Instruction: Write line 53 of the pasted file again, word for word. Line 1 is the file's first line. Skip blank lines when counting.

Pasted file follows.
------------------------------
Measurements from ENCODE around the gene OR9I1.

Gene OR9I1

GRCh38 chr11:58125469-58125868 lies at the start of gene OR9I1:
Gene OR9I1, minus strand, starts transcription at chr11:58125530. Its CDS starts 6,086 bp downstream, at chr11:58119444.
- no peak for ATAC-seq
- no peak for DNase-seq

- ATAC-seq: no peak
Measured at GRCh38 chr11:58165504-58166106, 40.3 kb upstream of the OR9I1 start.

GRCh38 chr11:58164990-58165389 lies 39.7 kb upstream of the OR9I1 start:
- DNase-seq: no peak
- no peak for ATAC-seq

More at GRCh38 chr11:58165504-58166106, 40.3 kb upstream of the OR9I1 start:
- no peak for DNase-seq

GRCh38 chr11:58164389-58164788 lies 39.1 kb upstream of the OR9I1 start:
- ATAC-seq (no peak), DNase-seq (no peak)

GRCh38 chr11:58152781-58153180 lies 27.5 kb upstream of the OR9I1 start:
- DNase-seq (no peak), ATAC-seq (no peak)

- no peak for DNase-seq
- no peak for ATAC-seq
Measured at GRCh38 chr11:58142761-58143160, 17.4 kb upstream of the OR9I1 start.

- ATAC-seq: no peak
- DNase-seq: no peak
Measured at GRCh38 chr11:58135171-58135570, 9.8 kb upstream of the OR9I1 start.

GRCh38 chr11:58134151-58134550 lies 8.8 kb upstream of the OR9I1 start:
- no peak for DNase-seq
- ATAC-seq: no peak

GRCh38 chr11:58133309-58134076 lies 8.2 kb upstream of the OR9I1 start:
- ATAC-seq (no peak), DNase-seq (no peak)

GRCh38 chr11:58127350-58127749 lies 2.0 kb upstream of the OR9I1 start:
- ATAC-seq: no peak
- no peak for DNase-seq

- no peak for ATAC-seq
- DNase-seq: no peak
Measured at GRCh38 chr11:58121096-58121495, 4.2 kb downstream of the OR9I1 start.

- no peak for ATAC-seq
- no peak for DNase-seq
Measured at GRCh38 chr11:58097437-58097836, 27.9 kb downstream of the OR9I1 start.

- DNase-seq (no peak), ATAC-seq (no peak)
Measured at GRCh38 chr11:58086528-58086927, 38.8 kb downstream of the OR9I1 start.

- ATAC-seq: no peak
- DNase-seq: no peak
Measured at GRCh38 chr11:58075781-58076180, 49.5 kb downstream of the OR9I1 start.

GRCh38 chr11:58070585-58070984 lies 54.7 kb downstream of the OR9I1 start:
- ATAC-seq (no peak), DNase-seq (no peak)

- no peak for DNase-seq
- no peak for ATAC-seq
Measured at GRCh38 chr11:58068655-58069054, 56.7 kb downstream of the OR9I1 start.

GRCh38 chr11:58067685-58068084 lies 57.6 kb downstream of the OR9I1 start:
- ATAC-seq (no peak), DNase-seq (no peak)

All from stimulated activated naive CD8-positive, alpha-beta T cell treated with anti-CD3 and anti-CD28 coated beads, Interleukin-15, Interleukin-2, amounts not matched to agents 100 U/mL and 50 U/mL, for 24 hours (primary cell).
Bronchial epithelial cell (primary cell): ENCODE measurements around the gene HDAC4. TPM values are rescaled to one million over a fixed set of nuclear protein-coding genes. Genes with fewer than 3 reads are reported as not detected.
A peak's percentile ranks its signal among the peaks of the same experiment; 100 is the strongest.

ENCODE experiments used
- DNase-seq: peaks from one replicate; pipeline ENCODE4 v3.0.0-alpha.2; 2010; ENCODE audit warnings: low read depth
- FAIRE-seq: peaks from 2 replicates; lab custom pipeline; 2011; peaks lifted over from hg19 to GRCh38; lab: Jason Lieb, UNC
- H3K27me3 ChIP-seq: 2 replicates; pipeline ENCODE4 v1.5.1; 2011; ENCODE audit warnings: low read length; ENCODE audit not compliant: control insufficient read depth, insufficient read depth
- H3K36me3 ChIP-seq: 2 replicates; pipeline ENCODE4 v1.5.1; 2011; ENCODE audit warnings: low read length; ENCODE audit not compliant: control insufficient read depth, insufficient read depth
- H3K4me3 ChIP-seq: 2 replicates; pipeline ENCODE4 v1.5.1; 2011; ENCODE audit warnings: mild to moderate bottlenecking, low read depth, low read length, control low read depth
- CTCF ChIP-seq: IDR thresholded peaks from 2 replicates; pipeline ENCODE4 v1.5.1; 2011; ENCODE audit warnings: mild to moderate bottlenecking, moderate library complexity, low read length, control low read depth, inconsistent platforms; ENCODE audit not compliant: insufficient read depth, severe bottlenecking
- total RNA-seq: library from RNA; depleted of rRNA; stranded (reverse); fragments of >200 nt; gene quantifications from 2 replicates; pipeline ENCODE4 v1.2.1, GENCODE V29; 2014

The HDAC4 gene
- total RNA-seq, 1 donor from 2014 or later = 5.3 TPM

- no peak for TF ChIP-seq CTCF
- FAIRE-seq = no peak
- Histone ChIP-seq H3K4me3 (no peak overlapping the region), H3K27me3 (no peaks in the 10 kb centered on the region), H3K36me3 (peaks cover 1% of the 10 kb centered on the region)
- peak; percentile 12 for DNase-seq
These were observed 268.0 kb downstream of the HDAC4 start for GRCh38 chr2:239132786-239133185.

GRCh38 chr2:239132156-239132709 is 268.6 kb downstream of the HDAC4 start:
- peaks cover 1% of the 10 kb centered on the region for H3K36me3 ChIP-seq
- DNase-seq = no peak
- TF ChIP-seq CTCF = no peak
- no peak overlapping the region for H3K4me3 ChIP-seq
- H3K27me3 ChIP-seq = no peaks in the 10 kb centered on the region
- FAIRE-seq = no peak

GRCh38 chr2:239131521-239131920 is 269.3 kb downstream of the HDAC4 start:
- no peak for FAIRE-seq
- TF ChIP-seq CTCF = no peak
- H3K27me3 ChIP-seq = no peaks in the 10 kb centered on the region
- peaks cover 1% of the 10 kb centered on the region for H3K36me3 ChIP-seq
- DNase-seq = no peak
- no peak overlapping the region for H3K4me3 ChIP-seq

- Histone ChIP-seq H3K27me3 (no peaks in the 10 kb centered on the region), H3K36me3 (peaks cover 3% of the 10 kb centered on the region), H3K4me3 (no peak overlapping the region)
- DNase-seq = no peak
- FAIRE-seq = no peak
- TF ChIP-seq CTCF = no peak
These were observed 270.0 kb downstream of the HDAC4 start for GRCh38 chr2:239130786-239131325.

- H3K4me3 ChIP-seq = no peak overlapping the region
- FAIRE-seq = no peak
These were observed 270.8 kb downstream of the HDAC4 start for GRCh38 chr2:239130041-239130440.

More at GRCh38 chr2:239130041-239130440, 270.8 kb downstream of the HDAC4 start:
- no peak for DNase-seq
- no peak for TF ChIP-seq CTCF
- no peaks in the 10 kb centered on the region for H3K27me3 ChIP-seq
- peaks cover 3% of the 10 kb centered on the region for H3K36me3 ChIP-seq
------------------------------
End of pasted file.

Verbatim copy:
ENCODE experiments used